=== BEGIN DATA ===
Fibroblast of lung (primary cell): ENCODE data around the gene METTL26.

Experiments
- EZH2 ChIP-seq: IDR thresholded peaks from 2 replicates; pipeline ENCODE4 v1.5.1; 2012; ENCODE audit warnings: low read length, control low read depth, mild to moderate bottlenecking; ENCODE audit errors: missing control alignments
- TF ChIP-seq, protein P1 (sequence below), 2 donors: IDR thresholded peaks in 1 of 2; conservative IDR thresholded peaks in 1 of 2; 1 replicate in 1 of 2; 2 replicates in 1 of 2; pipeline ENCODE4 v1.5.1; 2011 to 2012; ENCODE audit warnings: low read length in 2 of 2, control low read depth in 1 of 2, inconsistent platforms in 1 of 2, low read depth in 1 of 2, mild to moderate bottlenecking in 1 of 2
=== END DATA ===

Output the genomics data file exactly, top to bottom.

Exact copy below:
Fibroblast of lung (primary cell): ENCODE data around the gene METTL26.

Experiments
- EZH2 ChIP-seq: IDR thresholded peaks from 2 replicates; pipeline ENCODE4 v1.5.1; 2012; ENCODE audit warnings: low read length, control low read depth, mild to moderate bottlenecking; ENCODE audit errors: missing control alignments
- TF ChIP-seq, protein P1 (sequence below), 2 donors: IDR thresholded peaks in 1 of 2; conservative IDR thresholded peaks in 1 of 2; 1 replicate in 1 of 2; 2 replicates in 1 of 2; pipeline ENCODE4 v1.5.1; 2011 to 2012; ENCODE audit warnings: low read length in 2 of 2, control low read depth in 1 of 2, inconsistent platforms in 1 of 2, low read depth in 1 of 2, mild to moderate bottlenecking in 1 of 2